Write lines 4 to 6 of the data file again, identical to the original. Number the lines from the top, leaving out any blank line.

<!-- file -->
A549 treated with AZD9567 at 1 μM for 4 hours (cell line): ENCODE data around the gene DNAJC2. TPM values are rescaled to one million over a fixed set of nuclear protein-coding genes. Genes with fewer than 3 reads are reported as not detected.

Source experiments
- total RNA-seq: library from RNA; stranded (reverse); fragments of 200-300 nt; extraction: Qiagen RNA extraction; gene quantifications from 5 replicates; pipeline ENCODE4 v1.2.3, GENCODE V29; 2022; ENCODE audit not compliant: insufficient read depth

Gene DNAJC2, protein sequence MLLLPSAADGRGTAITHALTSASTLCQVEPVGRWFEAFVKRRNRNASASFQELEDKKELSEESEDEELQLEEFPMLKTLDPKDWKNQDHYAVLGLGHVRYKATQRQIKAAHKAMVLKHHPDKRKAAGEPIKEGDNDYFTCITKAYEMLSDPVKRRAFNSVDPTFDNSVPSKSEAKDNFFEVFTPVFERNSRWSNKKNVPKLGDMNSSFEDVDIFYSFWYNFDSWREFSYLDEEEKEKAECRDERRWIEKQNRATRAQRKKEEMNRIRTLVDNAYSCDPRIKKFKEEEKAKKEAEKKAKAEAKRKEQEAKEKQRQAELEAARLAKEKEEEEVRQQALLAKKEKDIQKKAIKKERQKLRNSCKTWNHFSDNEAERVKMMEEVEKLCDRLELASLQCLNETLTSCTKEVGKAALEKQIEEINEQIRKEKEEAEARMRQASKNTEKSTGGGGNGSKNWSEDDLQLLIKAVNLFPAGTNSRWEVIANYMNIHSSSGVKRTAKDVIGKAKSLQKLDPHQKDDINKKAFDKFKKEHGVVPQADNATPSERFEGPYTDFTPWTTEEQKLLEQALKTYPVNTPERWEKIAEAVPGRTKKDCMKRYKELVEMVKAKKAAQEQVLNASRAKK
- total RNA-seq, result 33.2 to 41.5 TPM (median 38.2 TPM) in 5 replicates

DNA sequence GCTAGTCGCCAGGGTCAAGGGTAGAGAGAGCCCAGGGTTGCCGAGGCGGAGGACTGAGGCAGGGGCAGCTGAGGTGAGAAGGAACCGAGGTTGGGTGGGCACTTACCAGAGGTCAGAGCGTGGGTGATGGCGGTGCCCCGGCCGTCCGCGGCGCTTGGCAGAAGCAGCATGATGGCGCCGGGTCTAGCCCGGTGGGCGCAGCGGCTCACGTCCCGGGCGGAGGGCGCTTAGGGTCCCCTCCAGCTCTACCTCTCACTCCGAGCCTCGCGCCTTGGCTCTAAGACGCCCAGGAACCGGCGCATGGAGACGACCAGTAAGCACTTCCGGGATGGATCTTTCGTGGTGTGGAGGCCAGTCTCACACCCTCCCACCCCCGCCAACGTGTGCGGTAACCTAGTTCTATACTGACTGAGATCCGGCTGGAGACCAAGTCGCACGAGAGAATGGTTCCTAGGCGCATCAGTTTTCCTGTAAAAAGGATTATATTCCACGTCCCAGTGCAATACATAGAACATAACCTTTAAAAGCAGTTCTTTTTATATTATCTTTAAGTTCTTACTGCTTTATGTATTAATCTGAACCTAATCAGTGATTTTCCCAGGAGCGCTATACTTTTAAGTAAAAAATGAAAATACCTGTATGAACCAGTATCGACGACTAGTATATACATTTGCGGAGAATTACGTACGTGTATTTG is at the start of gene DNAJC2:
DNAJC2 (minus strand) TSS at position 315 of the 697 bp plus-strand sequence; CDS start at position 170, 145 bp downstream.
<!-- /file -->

Gene DNAJC2, protein sequence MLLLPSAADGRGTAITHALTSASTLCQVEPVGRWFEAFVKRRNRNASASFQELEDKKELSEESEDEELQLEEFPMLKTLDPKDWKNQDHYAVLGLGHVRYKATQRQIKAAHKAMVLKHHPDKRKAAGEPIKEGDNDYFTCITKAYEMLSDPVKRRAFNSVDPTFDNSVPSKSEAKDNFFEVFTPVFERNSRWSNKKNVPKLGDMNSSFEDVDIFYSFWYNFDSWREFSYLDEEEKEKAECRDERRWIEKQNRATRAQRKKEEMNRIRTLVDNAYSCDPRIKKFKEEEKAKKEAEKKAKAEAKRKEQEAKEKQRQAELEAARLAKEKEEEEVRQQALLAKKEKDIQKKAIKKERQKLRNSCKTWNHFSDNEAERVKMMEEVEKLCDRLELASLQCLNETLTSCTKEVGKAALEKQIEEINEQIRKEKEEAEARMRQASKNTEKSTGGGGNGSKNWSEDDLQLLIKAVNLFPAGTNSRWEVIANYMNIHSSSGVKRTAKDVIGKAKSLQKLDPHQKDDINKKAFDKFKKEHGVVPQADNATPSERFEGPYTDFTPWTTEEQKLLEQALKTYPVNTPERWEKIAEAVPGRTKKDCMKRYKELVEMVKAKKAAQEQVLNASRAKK
- total RNA-seq, result 33.2 to 41.5 TPM (median 38.2 TPM) in 5 replicates

DNA sequence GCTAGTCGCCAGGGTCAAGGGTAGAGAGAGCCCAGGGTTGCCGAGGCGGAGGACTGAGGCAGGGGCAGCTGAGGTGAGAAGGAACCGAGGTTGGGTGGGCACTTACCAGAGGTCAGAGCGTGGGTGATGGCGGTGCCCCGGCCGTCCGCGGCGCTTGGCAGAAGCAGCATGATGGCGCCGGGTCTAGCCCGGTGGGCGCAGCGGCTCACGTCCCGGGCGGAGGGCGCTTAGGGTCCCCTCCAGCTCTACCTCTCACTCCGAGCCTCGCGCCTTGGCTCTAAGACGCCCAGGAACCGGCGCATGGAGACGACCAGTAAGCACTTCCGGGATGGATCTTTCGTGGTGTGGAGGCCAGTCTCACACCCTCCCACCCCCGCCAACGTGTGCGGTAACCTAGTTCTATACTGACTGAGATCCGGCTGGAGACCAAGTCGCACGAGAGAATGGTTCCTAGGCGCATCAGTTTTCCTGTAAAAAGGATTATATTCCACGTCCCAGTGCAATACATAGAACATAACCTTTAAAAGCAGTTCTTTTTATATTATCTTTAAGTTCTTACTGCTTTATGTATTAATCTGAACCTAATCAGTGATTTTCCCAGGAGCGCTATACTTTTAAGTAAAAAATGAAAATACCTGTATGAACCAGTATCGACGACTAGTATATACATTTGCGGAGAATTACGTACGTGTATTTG is at the start of gene DNAJC2: